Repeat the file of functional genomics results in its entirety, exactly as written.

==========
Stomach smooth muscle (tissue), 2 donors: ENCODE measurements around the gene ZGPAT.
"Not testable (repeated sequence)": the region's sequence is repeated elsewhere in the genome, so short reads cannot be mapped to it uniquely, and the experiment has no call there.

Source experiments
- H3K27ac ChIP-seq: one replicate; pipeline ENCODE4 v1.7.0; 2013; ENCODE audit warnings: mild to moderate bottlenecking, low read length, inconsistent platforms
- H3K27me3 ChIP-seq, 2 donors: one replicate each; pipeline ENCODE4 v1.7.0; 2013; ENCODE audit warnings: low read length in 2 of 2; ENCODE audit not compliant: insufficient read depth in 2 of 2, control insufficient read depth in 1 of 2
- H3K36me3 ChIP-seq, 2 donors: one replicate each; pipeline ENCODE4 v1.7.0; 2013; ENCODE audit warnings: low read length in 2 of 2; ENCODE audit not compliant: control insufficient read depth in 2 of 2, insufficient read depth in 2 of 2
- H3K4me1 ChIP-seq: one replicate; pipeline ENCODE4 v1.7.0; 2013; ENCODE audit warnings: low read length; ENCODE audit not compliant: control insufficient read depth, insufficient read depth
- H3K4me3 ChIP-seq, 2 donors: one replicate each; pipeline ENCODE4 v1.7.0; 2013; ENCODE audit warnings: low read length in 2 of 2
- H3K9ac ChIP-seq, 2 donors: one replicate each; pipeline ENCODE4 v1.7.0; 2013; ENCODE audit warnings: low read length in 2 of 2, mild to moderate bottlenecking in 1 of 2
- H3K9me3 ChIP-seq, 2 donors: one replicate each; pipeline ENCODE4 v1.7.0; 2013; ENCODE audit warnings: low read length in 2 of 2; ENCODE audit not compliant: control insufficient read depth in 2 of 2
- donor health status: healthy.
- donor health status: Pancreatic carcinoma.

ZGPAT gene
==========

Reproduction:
Stomach smooth muscle (tissue), 2 donors: ENCODE measurements around the gene ZGPAT.
"Not testable (repeated sequence)": the region's sequence is repeated elsewhere in the genome, so short reads cannot be mapped to it uniquely, and the experiment has no call there.

Source experiments
- H3K27ac ChIP-seq: one replicate; pipeline ENCODE4 v1.7.0; 2013; ENCODE audit warnings: mild to moderate bottlenecking, low read length, inconsistent platforms
- H3K27me3 ChIP-seq, 2 donors: one replicate each; pipeline ENCODE4 v1.7.0; 2013; ENCODE audit warnings: low read length in 2 of 2; ENCODE audit not compliant: insufficient read depth in 2 of 2, control insufficient read depth in 1 of 2
- H3K36me3 ChIP-seq, 2 donors: one replicate each; pipeline ENCODE4 v1.7.0; 2013; ENCODE audit warnings: low read length in 2 of 2; ENCODE audit not compliant: control insufficient read depth in 2 of 2, insufficient read depth in 2 of 2
- H3K4me1 ChIP-seq: one replicate; pipeline ENCODE4 v1.7.0; 2013; ENCODE audit warnings: low read length; ENCODE audit not compliant: control insufficient read depth, insufficient read depth
- H3K4me3 ChIP-seq, 2 donors: one replicate each; pipeline ENCODE4 v1.7.0; 2013; ENCODE audit warnings: low read length in 2 of 2
- H3K9ac ChIP-seq, 2 donors: one replicate each; pipeline ENCODE4 v1.7.0; 2013; ENCODE audit warnings: low read length in 2 of 2, mild to moderate bottlenecking in 1 of 2
- H3K9me3 ChIP-seq, 2 donors: one replicate each; pipeline ENCODE4 v1.7.0; 2013; ENCODE audit warnings: low read length in 2 of 2; ENCODE audit not compliant: control insufficient read depth in 2 of 2
- donor health status: healthy.
- donor health status: Pancreatic carcinoma.

ZGPAT gene